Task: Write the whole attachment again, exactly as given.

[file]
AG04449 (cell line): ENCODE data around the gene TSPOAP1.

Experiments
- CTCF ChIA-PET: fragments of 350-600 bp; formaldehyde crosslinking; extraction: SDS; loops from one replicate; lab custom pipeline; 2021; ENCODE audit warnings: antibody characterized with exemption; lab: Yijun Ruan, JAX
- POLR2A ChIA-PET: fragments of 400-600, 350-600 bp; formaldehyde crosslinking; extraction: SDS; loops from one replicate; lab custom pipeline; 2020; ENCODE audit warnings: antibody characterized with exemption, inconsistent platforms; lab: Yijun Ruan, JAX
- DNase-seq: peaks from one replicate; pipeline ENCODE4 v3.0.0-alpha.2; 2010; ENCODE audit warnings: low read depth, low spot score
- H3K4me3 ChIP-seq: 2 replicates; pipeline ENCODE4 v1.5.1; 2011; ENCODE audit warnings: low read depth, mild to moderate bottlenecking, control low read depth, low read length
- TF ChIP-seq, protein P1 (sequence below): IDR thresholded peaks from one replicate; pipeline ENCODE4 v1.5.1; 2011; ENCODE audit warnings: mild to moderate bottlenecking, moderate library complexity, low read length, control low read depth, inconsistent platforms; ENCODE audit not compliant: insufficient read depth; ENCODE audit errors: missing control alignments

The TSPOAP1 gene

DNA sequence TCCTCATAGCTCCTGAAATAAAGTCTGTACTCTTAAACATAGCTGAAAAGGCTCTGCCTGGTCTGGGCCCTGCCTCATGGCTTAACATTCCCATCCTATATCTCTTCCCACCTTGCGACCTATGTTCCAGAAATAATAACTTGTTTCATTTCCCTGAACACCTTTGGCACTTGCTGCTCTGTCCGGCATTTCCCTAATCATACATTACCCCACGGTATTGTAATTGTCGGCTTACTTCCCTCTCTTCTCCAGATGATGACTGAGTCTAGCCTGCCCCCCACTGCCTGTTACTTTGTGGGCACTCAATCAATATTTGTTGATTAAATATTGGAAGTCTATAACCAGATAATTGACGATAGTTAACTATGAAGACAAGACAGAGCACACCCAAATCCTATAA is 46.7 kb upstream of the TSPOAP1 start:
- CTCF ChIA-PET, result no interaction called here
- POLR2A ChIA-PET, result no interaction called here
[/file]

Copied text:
AG04449 (cell line): ENCODE data around the gene TSPOAP1.

Experiments
- CTCF ChIA-PET: fragments of 350-600 bp; formaldehyde crosslinking; extraction: SDS; loops from one replicate; lab custom pipeline; 2021; ENCODE audit warnings: antibody characterized with exemption; lab: Yijun Ruan, JAX
- POLR2A ChIA-PET: fragments of 400-600, 350-600 bp; formaldehyde crosslinking; extraction: SDS; loops from one replicate; lab custom pipeline; 2020; ENCODE audit warnings: antibody characterized with exemption, inconsistent platforms; lab: Yijun Ruan, JAX
- DNase-seq: peaks from one replicate; pipeline ENCODE4 v3.0.0-alpha.2; 2010; ENCODE audit warnings: low read depth, low spot score
- H3K4me3 ChIP-seq: 2 replicates; pipeline ENCODE4 v1.5.1; 2011; ENCODE audit warnings: low read depth, mild to moderate bottlenecking, control low read depth, low read length
- TF ChIP-seq, protein P1 (sequence below): IDR thresholded peaks from one replicate; pipeline ENCODE4 v1.5.1; 2011; ENCODE audit warnings: mild to moderate bottlenecking, moderate library complexity, low read length, control low read depth, inconsistent platforms; ENCODE audit not compliant: insufficient read depth; ENCODE audit errors: missing control alignments

The TSPOAP1 gene

DNA sequence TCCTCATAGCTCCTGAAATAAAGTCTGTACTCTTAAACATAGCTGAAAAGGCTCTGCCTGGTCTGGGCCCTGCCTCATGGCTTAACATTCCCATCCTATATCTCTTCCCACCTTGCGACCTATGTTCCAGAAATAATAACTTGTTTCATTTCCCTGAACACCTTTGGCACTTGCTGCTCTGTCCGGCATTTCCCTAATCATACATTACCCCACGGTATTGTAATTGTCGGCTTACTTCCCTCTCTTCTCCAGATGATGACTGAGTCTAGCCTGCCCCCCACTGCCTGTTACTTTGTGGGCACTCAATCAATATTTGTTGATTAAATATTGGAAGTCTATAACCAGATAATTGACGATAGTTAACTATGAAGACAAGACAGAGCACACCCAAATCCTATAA is 46.7 kb upstream of the TSPOAP1 start:
- CTCF ChIA-PET, result no interaction called here
- POLR2A ChIA-PET, result no interaction called here